On the morning of 20 October, SAO Krajina police picked up 53 civilians in Hrvatska Dubica.[31] Most of them were Croats, but there were several Serbs and ethnic Muslims. They were told they were being taken to a meeting, but they were detained under armed guard in the town's fire station. During the day, eleven people escaped or were released,[34] either because they were Serbs or because they had Serb relatives.[31] On 21 October, SAO Krajina forces moved 43 detainees from Hrvatska Dubica.[31] The detainees were placed on a bus and told that they would be taken to Glina and released in a prisoner exchange.[35] However the group, all of them Croats except for two Serbs, were taken to Krečane and killed.[36] In the same period, an additional 24 civilians from villages around Hrvatska Dubica were killed by Serb forces at unknown locations.[31]

The bodies of those killed at Krečane were left unburied for two weeks.[35] Some of the victims were not immediately killed, rather they took days to die and people living on the opposite bank of the Una River in Bosnia and Herzegovina claim that they heard cries for help for days after the killings took place. After two weeks, most of the bodies were bulldozed into a shallow grave on the bank of the river, and the rest thrown into the Una.[37] The grave was located sufficiently close to the river to allow the current to wash at least some of the bodies away.[38]


A monument to Baćin residents killed during the Croatian War of Independence.

All surviving Croat civilians were expelled from the area of Hrvatska Dubica on 20 November.[39] At least 118 Croat and other non-Serb civilians were killed in Baćin and its vicinity by February 1992.[31] By 1995, numerous Croat-owned houses in Hrvatska Dubica, all Croat-owned houses in Cerovljani and about half the Croat-owned houses in Baćin were torched, dynamited or otherwise destroyed. The Catholic churches in Hrvatska Dubica, Cerovljani and Baćin were destroyed, and the foundations of the church destroyed in Hrvatska Dubica were completely removed.[40]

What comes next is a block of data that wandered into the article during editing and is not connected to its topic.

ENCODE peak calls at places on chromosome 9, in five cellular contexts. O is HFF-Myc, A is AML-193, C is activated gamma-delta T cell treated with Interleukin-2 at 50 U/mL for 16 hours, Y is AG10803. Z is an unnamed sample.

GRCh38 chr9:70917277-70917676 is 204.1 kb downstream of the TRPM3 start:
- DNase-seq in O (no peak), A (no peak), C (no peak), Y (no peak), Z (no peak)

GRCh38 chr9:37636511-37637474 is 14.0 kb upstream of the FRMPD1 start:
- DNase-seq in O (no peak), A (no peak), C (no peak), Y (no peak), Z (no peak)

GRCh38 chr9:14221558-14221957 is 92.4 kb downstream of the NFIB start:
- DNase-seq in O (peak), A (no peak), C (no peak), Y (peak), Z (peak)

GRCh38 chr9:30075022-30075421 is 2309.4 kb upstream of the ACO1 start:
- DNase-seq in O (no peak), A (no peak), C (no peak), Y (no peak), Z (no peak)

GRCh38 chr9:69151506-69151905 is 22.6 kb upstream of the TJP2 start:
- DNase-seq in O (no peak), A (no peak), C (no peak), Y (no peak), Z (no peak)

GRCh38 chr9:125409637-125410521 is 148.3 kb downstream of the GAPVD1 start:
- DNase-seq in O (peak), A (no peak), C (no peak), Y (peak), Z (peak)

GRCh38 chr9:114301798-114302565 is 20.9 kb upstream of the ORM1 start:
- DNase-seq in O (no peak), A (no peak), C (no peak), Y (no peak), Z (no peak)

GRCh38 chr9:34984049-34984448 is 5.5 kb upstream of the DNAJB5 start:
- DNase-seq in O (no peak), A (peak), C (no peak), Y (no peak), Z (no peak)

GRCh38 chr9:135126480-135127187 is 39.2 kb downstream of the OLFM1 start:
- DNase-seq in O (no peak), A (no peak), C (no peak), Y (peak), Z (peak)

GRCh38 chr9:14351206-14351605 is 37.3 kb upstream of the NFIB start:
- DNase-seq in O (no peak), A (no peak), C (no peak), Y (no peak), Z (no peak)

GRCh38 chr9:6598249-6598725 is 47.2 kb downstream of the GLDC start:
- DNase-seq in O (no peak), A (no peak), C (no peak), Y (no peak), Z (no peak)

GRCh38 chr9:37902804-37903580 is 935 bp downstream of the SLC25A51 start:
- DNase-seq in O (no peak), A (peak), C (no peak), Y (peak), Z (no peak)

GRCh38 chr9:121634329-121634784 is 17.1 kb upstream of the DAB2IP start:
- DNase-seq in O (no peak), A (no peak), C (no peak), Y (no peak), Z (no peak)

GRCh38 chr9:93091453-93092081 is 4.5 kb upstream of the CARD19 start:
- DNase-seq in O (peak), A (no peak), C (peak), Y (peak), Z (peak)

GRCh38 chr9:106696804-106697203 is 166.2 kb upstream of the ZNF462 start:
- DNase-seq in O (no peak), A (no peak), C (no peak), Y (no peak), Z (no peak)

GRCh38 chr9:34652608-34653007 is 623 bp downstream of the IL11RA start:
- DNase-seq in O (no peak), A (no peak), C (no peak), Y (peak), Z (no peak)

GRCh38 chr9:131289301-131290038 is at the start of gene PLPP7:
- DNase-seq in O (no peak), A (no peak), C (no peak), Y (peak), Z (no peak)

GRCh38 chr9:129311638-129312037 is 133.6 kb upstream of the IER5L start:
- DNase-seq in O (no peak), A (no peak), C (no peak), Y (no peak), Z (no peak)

The mass grave at Krečane near Baćin was discovered in 1997, two years after Croatian authorities recaptured the area in Operation Storm. The mass grave contained 56 bodies, 36 of which were identified. The remaining twenty were buried in a common grave at the Catholic cemetery in Hrvatska Dubica.[35]

The killings of the civilians taken from Hrvatska Dubica, Cerovljani and Baćin were included in the International Criminal Tribunal for the former Yugoslavia (ICTY) trial of Milan Martić,[41] and the trial of Slobodan Milošević.[31] Martić, who coordinated the combat activities of SAO Krajina forces and the JNA with Colonel Dušan Smiljanić, the security head of the JNA 10th (Zagreb) Corps in the area of Hrvatska Kostajnica,[42] was convicted and sentenced to 35 years in prison for his role in an ethnic cleansing campaign against non-Serbs in Croatia.[43] The judgment identified 83 civilians—the 43 taken from Hrvatska Dubica, 10 from Cerovljani and approximately 30 from Baćin who were killed at Krečani on or about 21 October 1991.[44] Milošević died in custody in March 2006 before a verdict could be reached.[45]

Croatian authorities prosecuted in absentia and convicted seven Croatian Serbs for killing of at least 75 persons in the Baćin massacre in 2013. Commanding officer of SAO Krajina TO in Dubica Milinko Janjetović, commander of SAO Krajina police in Dubica Momčilo Kovačević and two of their subordinates, Stevo Radunović and Veljko Radunović were sentenced to 20 years in prison each, and Stevan Dodoš was sentenced to 15 years in prison for organizing detention of the civilians and participation in their execution near Baćin. Head of the SAO Krajina civilian authorities in Dubica, Branko Dmitrović and the commander of SAO Krajina TO in Kostajnica, Slobodan Borojević, were sentenced to 15 years in prison each under the command responsibility for failing to prevent or punish the crime.[46]

See also[edit]



  • Central Intelligence Agency, Office of Russian and European Analysis (2002). Balkan Battlegrounds: A Military History of the Yugoslav Conflict, 1990–1995. Washington, D.C.: Central Intelligence Agency. ISBN 9780160664724. OCLC 50396958.
  • Eastern Europe and the Commonwealth of Independent States. London, England: Routledge. 1999. ISBN 978-1-85743-058-5.
  • Hoare, Marko Attila (2010). "The War of Yugoslav Succession". In Ramet, Sabrina P. (ed.). Central and Southeast European Politics Since 1989. Cambridge: Cambridge University Press. pp. 111–136. ISBN 978-1-139-48750-4.CS1 maint: ref=harv (link)
  • Ramet, Sabrina P. (2006). The Three Yugoslavias: State-Building And Legitimation, 1918–2006. Bloomington, Indiana: Indiana University Press. ISBN 978-0-253-34656-8.CS1 maint: ref=harv (link)
  • Rupić, Mate, ed. (2007). Republika Hrvatska i Domovinski rat 1990.-1995. - Dokumenti, Knjiga 1 [The Republic of Croatia and the Croatian War of Independence 1990-1995 - Documents, Volume 1] (PDF) (in Croatian). Zagreb, Croatia: Hrvatski memorijalno-dokumentacijski centar Domovinskog rata. ISBN 978-953-7439-13-2. Archived from the original (PDF) on 2016-11-26. Retrieved 2015-02-06.